I once had a friend give me a t-shirt that said, "Little Miss Save the World". I wish I still had it. I donated it to the Salvation Army so it's probably on a 12 year old boy riding a bike somewhere in the mountains of Ecuador right now. I hope it gets him as many compliments as I got from it. He will probably be taken just as seriously as me in that shirt and because it's in another language, probably just as many people will take it's message to heart. 

When I first woke up to what was going on in the world around me, I was like a tornado of altruism. I wanted to change the world, I wanted to save everything and I wanted to have the deep down, feel good warmth that came from knowing I was doing the right thing.
Fifteen years later, after starting a successful youth empowerment charity focused on humanitarianism, I still do. I am not involved with that charity on a day to day level anymore, but I still believe in the power of the message that it carries and the people that give their passion and energy to make it happen. Live Different, you are my first born and I will always love you with a mother's heart.

However, along the way, something finally woke up inside of me that I had successfully managed to put back to sleep many times over the years. After a roller coaster of loss and relationship failures and a five year monkey wrench into my plans of moving on with my life, I had nothing left to sacrifice. Literally. I had no money, no time, no resources, and no emotional strength left to keep on frantically giving 101% while laying myself on the alter for the sake of changing the world and keeping up with the world's most unrealistic person: me.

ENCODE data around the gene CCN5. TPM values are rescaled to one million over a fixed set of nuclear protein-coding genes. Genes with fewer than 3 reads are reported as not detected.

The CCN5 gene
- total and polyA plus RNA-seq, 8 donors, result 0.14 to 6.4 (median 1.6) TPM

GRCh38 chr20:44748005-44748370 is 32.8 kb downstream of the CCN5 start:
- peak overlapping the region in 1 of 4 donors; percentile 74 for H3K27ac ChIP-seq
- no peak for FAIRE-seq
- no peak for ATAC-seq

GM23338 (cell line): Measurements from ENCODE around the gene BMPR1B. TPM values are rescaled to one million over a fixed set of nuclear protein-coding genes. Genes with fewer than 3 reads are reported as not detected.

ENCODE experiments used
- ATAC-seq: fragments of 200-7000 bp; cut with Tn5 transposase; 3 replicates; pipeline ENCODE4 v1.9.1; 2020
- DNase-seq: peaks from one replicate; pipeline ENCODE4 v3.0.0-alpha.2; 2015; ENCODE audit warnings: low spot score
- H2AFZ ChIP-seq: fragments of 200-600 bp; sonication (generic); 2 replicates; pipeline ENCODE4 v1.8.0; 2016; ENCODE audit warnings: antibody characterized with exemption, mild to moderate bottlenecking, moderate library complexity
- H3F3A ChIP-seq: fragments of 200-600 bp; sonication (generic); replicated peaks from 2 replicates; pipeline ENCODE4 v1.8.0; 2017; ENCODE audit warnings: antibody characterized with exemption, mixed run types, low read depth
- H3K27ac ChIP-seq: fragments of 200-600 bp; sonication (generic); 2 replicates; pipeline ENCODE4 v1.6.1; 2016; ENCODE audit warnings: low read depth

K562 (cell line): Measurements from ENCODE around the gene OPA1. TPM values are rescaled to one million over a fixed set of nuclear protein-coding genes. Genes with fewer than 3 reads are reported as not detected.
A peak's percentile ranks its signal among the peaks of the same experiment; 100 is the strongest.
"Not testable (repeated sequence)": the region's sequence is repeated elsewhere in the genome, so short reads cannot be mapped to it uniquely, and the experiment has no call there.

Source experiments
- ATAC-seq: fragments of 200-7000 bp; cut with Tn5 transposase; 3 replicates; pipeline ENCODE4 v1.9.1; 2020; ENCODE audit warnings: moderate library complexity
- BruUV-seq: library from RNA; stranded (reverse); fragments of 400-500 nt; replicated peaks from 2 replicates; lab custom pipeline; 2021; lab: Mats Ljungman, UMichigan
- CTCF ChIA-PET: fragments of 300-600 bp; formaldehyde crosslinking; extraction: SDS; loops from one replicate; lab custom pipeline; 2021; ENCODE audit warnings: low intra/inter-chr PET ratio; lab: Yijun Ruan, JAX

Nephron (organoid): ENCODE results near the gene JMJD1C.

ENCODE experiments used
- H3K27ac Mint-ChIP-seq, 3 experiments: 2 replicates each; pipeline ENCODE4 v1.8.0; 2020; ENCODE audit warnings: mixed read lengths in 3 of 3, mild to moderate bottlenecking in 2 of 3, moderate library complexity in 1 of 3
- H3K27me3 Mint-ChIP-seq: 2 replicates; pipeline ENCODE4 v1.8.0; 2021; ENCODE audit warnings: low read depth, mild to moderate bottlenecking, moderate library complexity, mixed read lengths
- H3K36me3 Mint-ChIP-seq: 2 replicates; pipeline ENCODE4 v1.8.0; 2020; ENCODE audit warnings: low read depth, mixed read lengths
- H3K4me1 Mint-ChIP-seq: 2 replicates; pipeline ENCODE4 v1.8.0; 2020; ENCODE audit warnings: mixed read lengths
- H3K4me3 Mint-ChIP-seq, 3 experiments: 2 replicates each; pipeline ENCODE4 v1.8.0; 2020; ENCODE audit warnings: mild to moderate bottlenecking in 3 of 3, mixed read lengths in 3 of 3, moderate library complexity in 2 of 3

It was a painful, humbling realization to face, let alone embrace. I had thought I was being backed into a corner by other people's expectations of who I should be, what I should do, and how relentlessly altruistic my head space should be. But here's the underlying irony of it all: the only expectations that were there were the ones I had heaped upon myself, time and again. 
That's it. I had created this idea of what it meant to truly make a difference and to make my life count. But those ideas never answered one burning question that was continually poking and prodding at my heart:

Was I ever going to feel 'enough'? 

Was I ever going to feel like I was doing enough or that I was being enough? If everything was stripped away, would there even be anything left of Christal that the world wanted and that I was ok with?
At first I couldn't answer those questions; they were too big, too scary. Too real.